(Family Features) - It can be a challenge to get kids to eat nutritious foods. Some parents fight the nightly battle over eating vegetables; others try to sneak healthy ingredients into favorite foods. Another approach is to get the kids involved in their food from the start by engaging them in the cooking process.
Cooking with children requires a little extra time and some patience, but can be worth it. While in the kitchen, parents can teach their children about a food's nutritional content and origin as well as its proper portion size. These family cooking sessions can better equip children to make healthier foods choices.
Following are tips on how to make the experience engaging and educational.
- Make the most of math and measurement. Introduce children to measuring utensils by inviting them to scoop out a cup of enriched wheat flour or a teaspoon of salt. Incorporate math by asking them to remove two eggs from the carton or count the amount of strawberries in one serving.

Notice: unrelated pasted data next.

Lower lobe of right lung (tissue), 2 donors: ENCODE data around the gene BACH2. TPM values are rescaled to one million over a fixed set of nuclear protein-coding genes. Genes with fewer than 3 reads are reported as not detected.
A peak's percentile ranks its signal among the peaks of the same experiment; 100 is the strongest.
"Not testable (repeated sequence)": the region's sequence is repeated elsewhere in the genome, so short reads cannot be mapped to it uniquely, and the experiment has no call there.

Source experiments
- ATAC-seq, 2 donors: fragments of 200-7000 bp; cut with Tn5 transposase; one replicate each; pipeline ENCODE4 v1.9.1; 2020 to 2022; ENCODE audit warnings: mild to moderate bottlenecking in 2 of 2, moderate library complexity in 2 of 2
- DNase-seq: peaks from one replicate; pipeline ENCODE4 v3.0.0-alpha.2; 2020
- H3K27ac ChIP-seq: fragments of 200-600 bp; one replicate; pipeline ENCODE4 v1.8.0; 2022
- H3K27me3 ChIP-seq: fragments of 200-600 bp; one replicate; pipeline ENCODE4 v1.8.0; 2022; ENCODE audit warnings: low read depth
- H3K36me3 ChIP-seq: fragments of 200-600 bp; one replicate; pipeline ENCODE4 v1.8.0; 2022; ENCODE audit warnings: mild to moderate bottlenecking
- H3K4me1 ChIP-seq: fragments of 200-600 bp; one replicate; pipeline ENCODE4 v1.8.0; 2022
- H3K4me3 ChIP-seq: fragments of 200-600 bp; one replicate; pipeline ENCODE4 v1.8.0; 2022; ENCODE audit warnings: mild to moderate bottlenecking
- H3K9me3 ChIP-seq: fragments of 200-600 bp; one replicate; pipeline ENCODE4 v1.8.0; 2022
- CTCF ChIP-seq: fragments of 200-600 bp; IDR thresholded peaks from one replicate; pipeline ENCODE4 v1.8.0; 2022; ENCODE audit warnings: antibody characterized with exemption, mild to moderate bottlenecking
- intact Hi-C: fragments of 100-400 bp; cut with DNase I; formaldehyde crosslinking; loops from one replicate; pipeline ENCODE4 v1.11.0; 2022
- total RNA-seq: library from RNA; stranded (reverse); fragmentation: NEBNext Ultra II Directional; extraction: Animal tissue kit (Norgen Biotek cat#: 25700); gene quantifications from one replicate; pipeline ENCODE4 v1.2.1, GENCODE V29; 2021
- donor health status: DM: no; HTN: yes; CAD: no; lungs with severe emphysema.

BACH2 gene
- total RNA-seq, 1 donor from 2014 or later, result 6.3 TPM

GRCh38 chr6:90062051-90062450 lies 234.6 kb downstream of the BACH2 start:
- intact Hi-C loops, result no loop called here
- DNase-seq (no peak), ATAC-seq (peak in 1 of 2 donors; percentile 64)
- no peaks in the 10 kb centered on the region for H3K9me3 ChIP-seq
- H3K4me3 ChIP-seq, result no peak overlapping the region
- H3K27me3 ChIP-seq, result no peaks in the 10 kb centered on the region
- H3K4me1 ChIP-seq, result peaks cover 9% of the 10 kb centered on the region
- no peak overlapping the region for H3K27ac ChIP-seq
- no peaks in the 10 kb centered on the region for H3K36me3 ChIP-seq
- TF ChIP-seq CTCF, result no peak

- Look to a food's origin for interesting educational facts. Tell them that milk comes from cows, tuna is a fish that swims in the sea and wheat grows in amber fields.
- Utilize the five food groups. Set all ingredients out in advance and work with your child to place each ingredient in its appropriate group: grains, vegetables, fruits, milk, and meat and beans.
- Identify healthier foods by highlighting the nutrients that can help them to grow big and strong. Let them know when you are adding a vitamin-rich ingredient such as almonds, broccoli, oranges or whole grain flour.
To help parents and kids cook together, the Wheat Foods Council has teamed up with celebrity chef Gale Gand to create "Food For Thought From Parents To Children," an educational cookbook. The 35 nutritious and delicious wheat-based recipes are fun to make and will help teach children about nutritious food choices.
"Talking to my children about food and nutrition and stocking the kitchen with nutritious options enables my kids to make healthy food choices even when I'm not around to supervise," said Chef Gand. "This cookbook gave me the opportunity to collaborate on an educational tool that can make an important difference in our children's lives."
By purchasing the book, you support Spoons Across America, a not-for-profit organization dedicated to educating children, teachers and families about the benefits of healthy eating.
For more recipes, or to purchase a copy of the cookbook, visit wheatfoods.org.